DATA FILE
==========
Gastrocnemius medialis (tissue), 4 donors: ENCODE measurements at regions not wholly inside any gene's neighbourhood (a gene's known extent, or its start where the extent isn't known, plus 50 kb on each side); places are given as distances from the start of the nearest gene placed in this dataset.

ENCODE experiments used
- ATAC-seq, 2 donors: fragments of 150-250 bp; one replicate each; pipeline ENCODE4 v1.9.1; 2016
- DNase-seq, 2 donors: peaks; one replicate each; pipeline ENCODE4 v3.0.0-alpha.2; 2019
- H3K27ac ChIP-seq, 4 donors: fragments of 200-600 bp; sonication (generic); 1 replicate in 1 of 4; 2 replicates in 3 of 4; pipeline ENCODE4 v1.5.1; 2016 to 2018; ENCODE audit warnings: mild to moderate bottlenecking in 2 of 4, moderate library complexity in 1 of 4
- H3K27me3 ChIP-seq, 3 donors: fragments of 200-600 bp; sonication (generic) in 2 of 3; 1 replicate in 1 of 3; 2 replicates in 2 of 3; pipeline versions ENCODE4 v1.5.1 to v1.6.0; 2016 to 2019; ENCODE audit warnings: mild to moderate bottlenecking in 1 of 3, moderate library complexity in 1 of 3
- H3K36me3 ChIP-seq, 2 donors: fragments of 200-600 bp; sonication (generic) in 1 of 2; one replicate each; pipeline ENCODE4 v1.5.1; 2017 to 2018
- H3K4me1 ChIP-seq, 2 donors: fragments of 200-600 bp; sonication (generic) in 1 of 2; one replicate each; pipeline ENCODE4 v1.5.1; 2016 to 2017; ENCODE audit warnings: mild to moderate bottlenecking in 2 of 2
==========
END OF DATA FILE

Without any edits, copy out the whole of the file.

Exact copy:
Gastrocnemius medialis (tissue), 4 donors: ENCODE measurements at regions not wholly inside any gene's neighbourhood (a gene's known extent, or its start where the extent isn't known, plus 50 kb on each side); places are given as distances from the start of the nearest gene placed in this dataset.

ENCODE experiments used
- ATAC-seq, 2 donors: fragments of 150-250 bp; one replicate each; pipeline ENCODE4 v1.9.1; 2016
- DNase-seq, 2 donors: peaks; one replicate each; pipeline ENCODE4 v3.0.0-alpha.2; 2019
- H3K27ac ChIP-seq, 4 donors: fragments of 200-600 bp; sonication (generic); 1 replicate in 1 of 4; 2 replicates in 3 of 4; pipeline ENCODE4 v1.5.1; 2016 to 2018; ENCODE audit warnings: mild to moderate bottlenecking in 2 of 4, moderate library complexity in 1 of 4
- H3K27me3 ChIP-seq, 3 donors: fragments of 200-600 bp; sonication (generic) in 2 of 3; 1 replicate in 1 of 3; 2 replicates in 2 of 3; pipeline versions ENCODE4 v1.5.1 to v1.6.0; 2016 to 2019; ENCODE audit warnings: mild to moderate bottlenecking in 1 of 3, moderate library complexity in 1 of 3
- H3K36me3 ChIP-seq, 2 donors: fragments of 200-600 bp; sonication (generic) in 1 of 2; one replicate each; pipeline ENCODE4 v1.5.1; 2017 to 2018
- H3K4me1 ChIP-seq, 2 donors: fragments of 200-600 bp; sonication (generic) in 1 of 2; one replicate each; pipeline ENCODE4 v1.5.1; 2016 to 2017; ENCODE audit warnings: mild to moderate bottlenecking in 2 of 2